phytophotodermatitis

phytophotodermatitis

 [fi″to-fo″to-der″mah-ti´tis]
phototoxic dermatitis due to contact with certain plants and subsequent exposure to sunlight.
Miller-Keane Encyclopedia and Dictionary of Medicine, Nursing, and Allied Health, Seventh Edition. © 2003 by Saunders, an imprint of Elsevier, Inc. All rights reserved.

phy·to·pho·to·der·ma·ti·tis

(fī'tō-fō'tō-der'mă-tī'tis),
Phytodermatitis resulting from photosensitization.
Farlex Partner Medical Dictionary © Farlex 2012

phytophotodermatitis

A phototoxic skin rash due to physical contact with UV-light-sensitising substances—e.g., from various plant families: Umbelliferae, Rutaceae, Moraceae and Leguminosae; may be found in parsnips citrus fruits and others.

Clinical findings
Blistering, burning, patchy hyperpigmentation (which may simulate marks of child abuse).
Segen's Medical Dictionary. © 2012 Farlex, Inc. All rights reserved.

phy·to·pho·to·der·ma·ti·tis

(fī'tō-fō'tō-dĕr'mă-tī'tis)
Phytodermatitis resulting from photosensitization.
Medical Dictionary for the Health Professions and Nursing © Farlex 2012
References in periodicals archive ?
River steward Simon Hirst said the sap induces a strong reaction on the human skin known as phytophotodermatitis. He said it can result in the skin remaining sensitive to the sun for several years.
The lime juice reacted with sunlight on his skin causing Phytophotodermatitis, a condition that some call "margarita photodermatitis"--burning, itching and severe redness that required a trip to the dermatologist's office and a steroid cream prescription.
The blisters heal very slowly and can develop into phytophotodermatitis, a type of skin rash which flares up in sunlight.
It's not recommended that you put lime juice directly on your skin since sun exposure after application can result in phytophotodermatitis, or a painful lime burn.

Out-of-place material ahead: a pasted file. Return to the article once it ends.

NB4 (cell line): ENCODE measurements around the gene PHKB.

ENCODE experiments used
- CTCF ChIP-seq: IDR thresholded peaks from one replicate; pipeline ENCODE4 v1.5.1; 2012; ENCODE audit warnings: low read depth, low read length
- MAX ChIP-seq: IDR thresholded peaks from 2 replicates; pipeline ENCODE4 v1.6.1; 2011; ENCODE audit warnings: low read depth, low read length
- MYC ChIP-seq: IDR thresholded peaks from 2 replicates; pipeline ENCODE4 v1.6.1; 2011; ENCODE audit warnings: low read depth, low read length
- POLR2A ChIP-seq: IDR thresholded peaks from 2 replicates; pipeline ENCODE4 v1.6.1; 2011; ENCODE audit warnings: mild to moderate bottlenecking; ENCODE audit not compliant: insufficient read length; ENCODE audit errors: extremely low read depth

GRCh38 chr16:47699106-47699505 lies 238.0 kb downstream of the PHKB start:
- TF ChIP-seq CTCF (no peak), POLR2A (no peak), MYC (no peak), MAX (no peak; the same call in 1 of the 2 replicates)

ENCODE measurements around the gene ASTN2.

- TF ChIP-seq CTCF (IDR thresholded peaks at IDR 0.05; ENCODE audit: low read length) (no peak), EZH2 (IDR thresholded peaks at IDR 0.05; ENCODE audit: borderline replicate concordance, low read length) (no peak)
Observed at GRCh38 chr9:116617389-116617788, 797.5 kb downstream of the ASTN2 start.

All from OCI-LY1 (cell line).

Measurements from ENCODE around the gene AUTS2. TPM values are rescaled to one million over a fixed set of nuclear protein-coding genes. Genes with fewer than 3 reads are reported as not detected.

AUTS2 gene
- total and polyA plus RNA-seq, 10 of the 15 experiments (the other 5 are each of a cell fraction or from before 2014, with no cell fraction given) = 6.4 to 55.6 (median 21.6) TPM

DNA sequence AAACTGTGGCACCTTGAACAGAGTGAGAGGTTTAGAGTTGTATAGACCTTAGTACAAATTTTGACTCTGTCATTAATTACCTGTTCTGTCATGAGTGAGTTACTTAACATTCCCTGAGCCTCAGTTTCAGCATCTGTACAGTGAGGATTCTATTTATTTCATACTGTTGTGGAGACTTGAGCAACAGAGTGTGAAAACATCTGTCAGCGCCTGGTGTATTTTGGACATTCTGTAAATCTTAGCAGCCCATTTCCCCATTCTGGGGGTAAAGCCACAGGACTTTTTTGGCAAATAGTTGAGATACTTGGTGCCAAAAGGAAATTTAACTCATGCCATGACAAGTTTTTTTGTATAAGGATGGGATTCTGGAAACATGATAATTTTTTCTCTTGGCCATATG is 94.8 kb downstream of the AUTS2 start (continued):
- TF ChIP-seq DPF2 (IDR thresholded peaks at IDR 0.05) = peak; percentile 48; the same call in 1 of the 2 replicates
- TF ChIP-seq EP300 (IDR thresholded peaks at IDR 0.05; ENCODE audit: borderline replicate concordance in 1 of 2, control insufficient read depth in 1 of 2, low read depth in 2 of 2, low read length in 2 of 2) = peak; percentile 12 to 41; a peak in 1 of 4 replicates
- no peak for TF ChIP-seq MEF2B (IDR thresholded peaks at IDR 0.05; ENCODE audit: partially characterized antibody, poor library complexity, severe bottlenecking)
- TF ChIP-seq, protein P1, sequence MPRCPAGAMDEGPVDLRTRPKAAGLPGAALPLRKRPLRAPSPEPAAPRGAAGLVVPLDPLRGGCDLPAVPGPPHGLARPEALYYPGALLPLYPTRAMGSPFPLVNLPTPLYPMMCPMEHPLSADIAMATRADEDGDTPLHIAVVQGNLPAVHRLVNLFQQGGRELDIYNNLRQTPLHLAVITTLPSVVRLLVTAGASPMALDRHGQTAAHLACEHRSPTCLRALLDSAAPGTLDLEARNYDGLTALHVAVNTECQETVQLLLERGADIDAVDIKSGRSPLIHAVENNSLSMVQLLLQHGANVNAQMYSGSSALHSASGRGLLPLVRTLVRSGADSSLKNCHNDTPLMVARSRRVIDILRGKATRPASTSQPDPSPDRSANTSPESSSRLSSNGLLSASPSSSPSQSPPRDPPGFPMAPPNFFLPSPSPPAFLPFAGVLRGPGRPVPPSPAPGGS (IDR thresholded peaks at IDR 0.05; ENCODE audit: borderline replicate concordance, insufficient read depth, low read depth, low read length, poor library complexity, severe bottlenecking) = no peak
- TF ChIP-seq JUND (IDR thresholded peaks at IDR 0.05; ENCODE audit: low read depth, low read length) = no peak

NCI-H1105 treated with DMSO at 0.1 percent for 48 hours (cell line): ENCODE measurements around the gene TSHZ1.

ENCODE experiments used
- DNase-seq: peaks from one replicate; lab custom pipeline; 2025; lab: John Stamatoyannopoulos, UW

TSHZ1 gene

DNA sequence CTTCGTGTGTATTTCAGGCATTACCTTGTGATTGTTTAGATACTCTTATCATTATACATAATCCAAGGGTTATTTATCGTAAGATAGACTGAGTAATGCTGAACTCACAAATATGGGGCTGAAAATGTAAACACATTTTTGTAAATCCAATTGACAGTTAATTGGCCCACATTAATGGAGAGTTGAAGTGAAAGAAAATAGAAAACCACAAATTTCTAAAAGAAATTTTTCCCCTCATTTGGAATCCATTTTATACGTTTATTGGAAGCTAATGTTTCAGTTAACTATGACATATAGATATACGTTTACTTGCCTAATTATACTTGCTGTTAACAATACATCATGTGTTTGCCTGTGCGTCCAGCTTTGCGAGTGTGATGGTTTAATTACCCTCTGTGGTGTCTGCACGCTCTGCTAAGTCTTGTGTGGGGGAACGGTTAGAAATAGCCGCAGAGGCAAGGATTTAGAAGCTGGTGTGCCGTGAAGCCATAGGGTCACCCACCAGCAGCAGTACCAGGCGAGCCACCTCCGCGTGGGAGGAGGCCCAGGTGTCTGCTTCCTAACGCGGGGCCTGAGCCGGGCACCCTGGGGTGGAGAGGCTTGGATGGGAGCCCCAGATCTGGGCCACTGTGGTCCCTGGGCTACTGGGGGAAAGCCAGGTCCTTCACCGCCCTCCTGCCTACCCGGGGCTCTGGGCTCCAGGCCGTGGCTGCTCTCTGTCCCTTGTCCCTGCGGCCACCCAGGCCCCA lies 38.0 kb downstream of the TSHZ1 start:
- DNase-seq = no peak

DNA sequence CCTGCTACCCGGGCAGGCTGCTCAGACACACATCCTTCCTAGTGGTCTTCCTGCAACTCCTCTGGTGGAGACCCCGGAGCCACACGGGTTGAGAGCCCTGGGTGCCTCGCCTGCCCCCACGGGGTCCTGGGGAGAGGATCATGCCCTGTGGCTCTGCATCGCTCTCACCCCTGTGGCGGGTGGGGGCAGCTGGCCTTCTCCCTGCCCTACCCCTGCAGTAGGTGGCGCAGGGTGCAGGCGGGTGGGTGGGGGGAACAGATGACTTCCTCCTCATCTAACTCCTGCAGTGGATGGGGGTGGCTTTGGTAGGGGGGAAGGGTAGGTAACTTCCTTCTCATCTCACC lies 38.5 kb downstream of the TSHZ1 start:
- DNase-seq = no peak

Some of the common causes of hyperpigmentation include inflammation, skin injury, phytophotodermatitis (photo toxicity), lentigines, melisma, melanoma or even it can be a drug-induced condition.
"Skin reactions vary, but phytophotodermatitis can occur, meaning the sap makes the skin so sensitive to sunlight that severe burns can occur from normal exposure to sun," the post said.
When these come into contact with the skin, and the skin comes into contact with UV light, these chemicals lead to a condition called phytophotodermatitis - a red rash, often followed by severe burns and blistering within 24 hours.
The blisters can also develop into phytophotodermatitis, a type of skin rash caused as a result of sensitivity to chemicals in certain plants and fruit which flares up in sunlight.
The differential diagnosis includes other parasites (uncinariasis, gnathostomiasis, strongyloidiasis, myiasis), dermatophytosis, phytophotodermatitis, erythema chronicum migrans, granuloma annulare, and bullous impetigo.
Physic hyperpigmentations: due to cumulative effect, solar radiation exposure causes senile lentigo, actinic keratosis or photosensitivity caused by perfumes and cosmetic compounds (Riehl's melanosis, poikiloderma of Civatte) or furocoumarins from certain plants (phytophotodermatitis).
A phototoxic reaction with erythema, pruritus, phytophotodermatitis, and friction blisters could occur.